Attraverso… on formatting. I’m quite satisfied: after a long and meticulous revision, I’m ready to deliver a job.
I’m really pleased with this translation: since I’m ahead on my other projects, I had extra time and energy to dedicate to it. In addition to the usual standard checks, I even read some parts aloud to make sure that the structure of the sentences was clear in some of the longer passages. Everything seemed perfect. Preparing my delivery email, I noticed Martina‘s note when she had sent me the job, and I suddenly remembered what she had written.
Leti, you need to fix the formatting directly in the final translated file.
And my sense of efficiency explodes into a million tiny pieces.
Fix the formatting? This looks more like a puzzle: I find myself staring at a myriad of text boxes, all to be resized and fixed. Images which include text that has to be translated (adding even more text boxes), inconvertible tables, misnumbered lists… all of which you’ll only ever realise once you’ve exported the final file if you work on the text with translation software.
Is there anything worse than text that’s difficult to translate? Yes, and I have no doubts in this regard: dealing with formatting is much worse! This aspect is not discussed nearly enough when we talk about our work, and is a skill that translators sometimes choose to acquire, but which most of the time they learn thanks to experience, turning necessity into a virtue.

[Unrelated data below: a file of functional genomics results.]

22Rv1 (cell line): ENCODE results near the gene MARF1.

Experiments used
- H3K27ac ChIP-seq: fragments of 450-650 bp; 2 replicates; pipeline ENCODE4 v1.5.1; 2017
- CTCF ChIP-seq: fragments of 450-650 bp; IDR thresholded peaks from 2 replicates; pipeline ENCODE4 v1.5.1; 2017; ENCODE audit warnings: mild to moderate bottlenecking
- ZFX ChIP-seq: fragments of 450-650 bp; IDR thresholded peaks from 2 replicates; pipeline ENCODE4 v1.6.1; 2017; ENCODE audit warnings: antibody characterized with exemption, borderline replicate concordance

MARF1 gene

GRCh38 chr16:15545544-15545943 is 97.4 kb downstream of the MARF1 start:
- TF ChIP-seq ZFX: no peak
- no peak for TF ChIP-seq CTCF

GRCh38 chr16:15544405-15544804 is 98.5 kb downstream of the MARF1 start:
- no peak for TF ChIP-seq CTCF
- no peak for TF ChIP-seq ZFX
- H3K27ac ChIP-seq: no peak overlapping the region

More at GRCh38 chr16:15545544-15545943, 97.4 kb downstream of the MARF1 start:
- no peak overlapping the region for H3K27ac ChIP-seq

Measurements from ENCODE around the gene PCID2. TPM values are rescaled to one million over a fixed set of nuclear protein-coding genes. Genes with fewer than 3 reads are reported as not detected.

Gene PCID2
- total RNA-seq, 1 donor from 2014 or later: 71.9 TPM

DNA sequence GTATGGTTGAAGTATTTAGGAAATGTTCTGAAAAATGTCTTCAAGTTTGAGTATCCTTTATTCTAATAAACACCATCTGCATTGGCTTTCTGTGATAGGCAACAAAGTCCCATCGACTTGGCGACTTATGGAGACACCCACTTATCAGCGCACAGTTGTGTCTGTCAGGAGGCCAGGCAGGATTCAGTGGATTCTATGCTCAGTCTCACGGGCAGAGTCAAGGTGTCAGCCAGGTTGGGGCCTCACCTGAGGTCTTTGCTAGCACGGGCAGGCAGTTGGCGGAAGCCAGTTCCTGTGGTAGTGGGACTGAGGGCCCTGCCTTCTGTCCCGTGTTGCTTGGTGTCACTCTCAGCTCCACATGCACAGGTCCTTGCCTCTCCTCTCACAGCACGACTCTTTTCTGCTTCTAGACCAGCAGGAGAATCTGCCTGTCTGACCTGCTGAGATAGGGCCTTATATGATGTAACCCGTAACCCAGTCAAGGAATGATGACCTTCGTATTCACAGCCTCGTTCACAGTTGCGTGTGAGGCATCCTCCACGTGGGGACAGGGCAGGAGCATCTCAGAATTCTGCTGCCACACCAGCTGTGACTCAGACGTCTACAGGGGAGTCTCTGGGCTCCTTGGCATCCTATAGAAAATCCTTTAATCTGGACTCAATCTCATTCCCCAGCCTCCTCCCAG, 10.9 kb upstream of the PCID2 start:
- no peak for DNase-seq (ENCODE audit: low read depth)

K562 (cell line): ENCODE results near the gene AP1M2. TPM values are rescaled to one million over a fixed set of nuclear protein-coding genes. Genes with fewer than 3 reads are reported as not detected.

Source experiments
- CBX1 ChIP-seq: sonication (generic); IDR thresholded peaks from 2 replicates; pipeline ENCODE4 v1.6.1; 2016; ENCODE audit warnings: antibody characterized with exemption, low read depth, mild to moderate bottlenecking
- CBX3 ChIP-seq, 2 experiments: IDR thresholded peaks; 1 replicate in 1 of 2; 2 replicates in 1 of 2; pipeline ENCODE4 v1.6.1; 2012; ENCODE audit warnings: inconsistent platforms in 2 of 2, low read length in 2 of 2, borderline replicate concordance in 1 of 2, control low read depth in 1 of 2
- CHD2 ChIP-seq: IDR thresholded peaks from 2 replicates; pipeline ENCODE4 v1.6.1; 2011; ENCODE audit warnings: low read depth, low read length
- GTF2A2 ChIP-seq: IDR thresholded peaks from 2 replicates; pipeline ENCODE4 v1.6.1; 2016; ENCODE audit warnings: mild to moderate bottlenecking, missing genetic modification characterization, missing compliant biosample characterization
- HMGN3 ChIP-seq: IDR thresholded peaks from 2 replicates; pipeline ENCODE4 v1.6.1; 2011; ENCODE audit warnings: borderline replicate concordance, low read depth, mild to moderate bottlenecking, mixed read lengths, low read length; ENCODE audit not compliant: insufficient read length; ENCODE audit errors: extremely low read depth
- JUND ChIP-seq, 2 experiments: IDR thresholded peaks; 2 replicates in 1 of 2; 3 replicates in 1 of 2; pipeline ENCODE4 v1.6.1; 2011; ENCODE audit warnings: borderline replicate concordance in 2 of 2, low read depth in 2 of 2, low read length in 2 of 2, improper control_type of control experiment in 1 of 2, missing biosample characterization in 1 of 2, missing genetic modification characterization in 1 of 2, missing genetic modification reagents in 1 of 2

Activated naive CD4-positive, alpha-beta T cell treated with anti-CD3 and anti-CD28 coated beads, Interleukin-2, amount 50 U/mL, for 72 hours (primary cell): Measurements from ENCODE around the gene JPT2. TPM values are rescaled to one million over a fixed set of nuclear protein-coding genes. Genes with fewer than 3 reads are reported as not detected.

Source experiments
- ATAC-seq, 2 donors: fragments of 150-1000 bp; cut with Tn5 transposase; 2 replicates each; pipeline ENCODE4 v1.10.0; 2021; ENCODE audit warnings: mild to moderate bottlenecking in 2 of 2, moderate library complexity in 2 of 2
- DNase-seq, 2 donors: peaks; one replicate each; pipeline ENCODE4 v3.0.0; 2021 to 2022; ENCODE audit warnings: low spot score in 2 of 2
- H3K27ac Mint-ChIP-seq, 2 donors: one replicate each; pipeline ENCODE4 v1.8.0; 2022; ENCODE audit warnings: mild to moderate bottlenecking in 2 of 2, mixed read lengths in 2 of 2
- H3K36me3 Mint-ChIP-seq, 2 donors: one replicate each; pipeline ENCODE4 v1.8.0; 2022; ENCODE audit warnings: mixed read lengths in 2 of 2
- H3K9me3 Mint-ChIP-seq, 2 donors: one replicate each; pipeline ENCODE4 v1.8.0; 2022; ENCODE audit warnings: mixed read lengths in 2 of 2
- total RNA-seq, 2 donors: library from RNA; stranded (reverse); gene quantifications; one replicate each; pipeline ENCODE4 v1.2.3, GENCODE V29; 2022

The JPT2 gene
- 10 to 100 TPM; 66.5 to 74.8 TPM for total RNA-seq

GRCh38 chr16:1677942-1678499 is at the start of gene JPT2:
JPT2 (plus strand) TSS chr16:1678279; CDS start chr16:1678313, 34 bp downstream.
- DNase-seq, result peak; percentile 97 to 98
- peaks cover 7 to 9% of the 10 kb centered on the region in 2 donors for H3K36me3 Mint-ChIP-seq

The translation services we offer may or may not include formatting the text to be translated, depending on what the client requests. The general rule in the language services sector is to deliver a document that reproduces the formatting of the original in all respects, but for patents this is not always the case.
Most of the time we receive a text from the client that has already been formatted, or a template and a list of formatting requirements to be met. In the second scenario, if time allows (and this is often the case), we sort it out in advance and send the text to one of our formatters so that the translators and revisers can focus exclusively on their specific tasks. This was not the case today: our client had a very short deadline, and since there was no time to have the text formatted in advance, we decided to convert it automatically and deal with the layout in the final phase. And then of course there was a hitch, just to remind me that it’s Monday.
Luckily I’m no stranger to this sort of “surprise” and, despite my clumsiness and my now-legendary idiosyncrasy for very useful things such as keyboard shortcuts, it only took me half an hour to fix the exported file, which is now in perfect order and ready for delivery. I reiterate that I would have preferred to spend this half hour investigating the different uses of two synonyms, but I’m sure I’ll have other opportunities to satisfy my language nerd perversions.
The ability to cope with these small problems is a factor that can’t be underestimated when choosing who to assign a translation job to. That’s why turning to an experienced translator – or, even better, to a team of experienced linguists – is like buying a Swiss army knife: there are many hidden accessories and you wonder if you’ll ever get the chance to use them all, but when the classic Monday morning setback rears its ugly head, you’ll realise that you’ve made the right choice!
English translation and adaptation by Sarah Schneider